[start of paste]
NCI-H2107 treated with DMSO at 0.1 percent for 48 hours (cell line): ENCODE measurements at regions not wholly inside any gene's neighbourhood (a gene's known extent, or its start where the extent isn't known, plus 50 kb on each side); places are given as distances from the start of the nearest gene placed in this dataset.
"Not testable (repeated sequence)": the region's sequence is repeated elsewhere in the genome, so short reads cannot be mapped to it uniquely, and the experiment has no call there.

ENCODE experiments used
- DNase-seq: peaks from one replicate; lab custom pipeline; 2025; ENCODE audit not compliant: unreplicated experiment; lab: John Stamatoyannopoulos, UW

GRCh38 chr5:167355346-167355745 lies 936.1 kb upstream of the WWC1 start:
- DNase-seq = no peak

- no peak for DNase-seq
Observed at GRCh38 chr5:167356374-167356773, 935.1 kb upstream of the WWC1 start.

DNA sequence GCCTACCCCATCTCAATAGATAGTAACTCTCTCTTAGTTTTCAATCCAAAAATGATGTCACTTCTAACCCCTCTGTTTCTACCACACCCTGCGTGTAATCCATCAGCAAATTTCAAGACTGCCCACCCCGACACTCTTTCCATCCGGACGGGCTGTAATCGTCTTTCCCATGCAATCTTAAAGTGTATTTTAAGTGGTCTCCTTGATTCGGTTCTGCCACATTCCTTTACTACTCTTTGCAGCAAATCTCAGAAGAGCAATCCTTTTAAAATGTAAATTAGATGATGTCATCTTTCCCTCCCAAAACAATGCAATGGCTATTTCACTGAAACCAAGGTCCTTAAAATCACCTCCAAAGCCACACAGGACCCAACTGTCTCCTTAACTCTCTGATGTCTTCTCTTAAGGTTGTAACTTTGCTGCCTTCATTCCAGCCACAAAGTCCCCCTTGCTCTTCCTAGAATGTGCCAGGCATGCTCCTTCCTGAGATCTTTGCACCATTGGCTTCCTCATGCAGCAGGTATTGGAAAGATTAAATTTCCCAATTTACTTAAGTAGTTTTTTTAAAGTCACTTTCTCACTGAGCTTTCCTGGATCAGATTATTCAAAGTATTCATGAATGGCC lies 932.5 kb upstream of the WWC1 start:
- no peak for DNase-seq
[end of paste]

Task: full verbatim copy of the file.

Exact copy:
NCI-H2107 treated with DMSO at 0.1 percent for 48 hours (cell line): ENCODE measurements at regions not wholly inside any gene's neighbourhood (a gene's known extent, or its start where the extent isn't known, plus 50 kb on each side); places are given as distances from the start of the nearest gene placed in this dataset.
"Not testable (repeated sequence)": the region's sequence is repeated elsewhere in the genome, so short reads cannot be mapped to it uniquely, and the experiment has no call there.

ENCODE experiments used
- DNase-seq: peaks from one replicate; lab custom pipeline; 2025; ENCODE audit not compliant: unreplicated experiment; lab: John Stamatoyannopoulos, UW

GRCh38 chr5:167355346-167355745 lies 936.1 kb upstream of the WWC1 start:
- DNase-seq = no peak

- no peak for DNase-seq
Observed at GRCh38 chr5:167356374-167356773, 935.1 kb upstream of the WWC1 start.

DNA sequence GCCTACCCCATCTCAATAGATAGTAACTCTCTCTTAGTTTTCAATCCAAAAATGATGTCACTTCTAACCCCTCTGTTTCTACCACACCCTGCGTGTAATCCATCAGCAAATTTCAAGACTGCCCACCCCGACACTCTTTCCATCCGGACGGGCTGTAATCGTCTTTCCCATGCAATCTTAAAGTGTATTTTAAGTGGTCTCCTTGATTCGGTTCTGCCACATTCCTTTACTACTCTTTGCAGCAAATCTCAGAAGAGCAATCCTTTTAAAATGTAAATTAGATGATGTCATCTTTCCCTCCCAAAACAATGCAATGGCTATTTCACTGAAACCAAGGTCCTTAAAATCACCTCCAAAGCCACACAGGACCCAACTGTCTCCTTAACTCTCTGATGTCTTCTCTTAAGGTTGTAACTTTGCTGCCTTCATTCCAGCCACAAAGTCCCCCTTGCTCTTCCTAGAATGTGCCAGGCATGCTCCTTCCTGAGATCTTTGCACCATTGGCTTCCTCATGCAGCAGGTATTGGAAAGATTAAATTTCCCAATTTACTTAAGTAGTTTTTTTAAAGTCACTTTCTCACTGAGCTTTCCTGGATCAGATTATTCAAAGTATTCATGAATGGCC lies 932.5 kb upstream of the WWC1 start:
- no peak for DNase-seq